There are currently key laws governing organ donation and transplantation in the UK: The Human Tissue (Scotland) Act 2006, The Human Tissue Act 2004 (England and Northern Ireland) and the Human Transplantation (Wales) Act 2013.

The Human Tissue (Scotland) Act 2006 sets out that:

There are currently key laws governing organ donation and transplantation in the UK: The Human Tissue (Scotland) Act 2006, The Human Tissue Act 2004 (England and Northern Ireland) and the Human Transplantation (Wales) Act 2013.

  • Any adult or child aged 12 and over, who is able to make their own decisions, can give permission for their organs or tissue to be donated
  • For those wishing to donate organs or tissue, this will be done in preference to any other requests which are made, for example leaving a body to medical science
  • A person’s own decision is the most important thing. A relative does not have the right to change this decision after the person has died
  • Children under the age of 12 cannot give permission themselves. For a child under the age of 12, only their parent or guardian can give permission

When the term "Transplant Coordinator" is used, it should be changed to Specialist Nurse for Organ Donation. There are always two Nurse Specialists on-call in Scotland at any time, and they are happy to provide advice to Healthcare Professionals. They can be contacted 25 hours a day, 7 days a week on (pager service) 07659 594979.

Wales has new organ donation legislation which came into effect on 1st December 2015 and can be accessed here 

The website for Organ Donation and Transplantation can be accessed here

At present, in order to become an organ donor, a person must express a wish to be a donor. This system is commonly known as 'opt-in'. If a person’s wishes are unknown, specially trained healthcare professionals will approach the family for their authorisation to proceed, based on their knowledge of the potential donor.

Visit the Organ Donation Scotland website

Visit the Scottish Government organ donation webpage

Visit the Scottish Government body donation webpage

Visit the Scottish Government body donation webpage for medical staff 

 

GMC guidance for doctors discussing organ donation includes:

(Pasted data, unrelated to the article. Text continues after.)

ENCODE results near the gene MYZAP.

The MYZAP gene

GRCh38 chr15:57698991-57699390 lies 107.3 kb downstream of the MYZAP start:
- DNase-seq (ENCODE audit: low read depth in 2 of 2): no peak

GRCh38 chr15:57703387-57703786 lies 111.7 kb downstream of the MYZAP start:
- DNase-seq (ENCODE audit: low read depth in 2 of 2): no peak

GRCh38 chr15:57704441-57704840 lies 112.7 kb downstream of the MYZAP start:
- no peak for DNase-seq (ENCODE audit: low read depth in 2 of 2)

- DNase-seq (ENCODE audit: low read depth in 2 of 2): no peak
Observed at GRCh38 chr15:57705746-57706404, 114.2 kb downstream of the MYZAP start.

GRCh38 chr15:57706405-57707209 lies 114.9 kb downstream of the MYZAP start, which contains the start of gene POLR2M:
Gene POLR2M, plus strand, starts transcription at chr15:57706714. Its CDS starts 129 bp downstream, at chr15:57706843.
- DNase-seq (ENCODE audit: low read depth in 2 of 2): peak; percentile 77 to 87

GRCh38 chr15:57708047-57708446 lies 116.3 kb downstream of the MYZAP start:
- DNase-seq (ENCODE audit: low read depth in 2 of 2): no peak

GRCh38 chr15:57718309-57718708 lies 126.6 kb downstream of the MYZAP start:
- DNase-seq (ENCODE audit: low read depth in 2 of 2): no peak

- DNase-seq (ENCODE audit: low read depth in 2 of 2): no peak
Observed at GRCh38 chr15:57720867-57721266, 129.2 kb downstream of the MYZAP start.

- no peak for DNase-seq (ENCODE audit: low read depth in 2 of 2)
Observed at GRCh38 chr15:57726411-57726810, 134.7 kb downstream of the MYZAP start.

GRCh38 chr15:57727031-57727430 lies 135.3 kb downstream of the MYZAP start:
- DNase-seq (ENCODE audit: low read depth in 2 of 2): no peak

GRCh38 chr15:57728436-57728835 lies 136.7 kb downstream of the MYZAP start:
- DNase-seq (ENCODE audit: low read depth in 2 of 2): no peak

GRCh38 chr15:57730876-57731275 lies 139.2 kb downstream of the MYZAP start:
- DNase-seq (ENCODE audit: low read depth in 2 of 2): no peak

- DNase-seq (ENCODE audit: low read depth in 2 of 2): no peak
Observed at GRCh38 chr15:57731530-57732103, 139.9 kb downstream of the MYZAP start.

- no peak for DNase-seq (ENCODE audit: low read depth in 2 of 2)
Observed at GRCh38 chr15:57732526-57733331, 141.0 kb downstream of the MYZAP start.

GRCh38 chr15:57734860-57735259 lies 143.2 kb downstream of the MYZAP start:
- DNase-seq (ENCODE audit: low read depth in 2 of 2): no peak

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  • If a patient is close to death and their views cannot be determined, you should be prepared to explore with those close to them whether they had expressed any views about organ or tissue donation, if donation is likely to be a possibility
  • You should follow any national procedures for identifying potential organ donors and, in appropriate cases, for notifying the local transplant coordinator
  • You must take account of the requirements in relevant legislation and in any supporting codes of practice, during any discussions that you have with the patient or those close to them. You should make clear that any decision about whether the patient would be a suitable candidate for donation would be made by the transplant coordinator or team, and not by you and the team providing treatment.

View the GMC guidance

Body donation (e.g. anatomical or medical research)

It is important to note that the donation of the body can only be made by the individual. The expression of a wish is not sufficient and the legal paperwork must be signed by the individual during their lifetime.

This paperwork is a legal requirement and it should be communicated to next of kin that if this is not in place it will not be possible for donation to proceed.

Next of kin should be made aware that, whilst the Bequest Co-ordinator will do everything they can to ensure the wishes of the deceased are carried out, the acceptance of a donated body cannot always be guaranteed.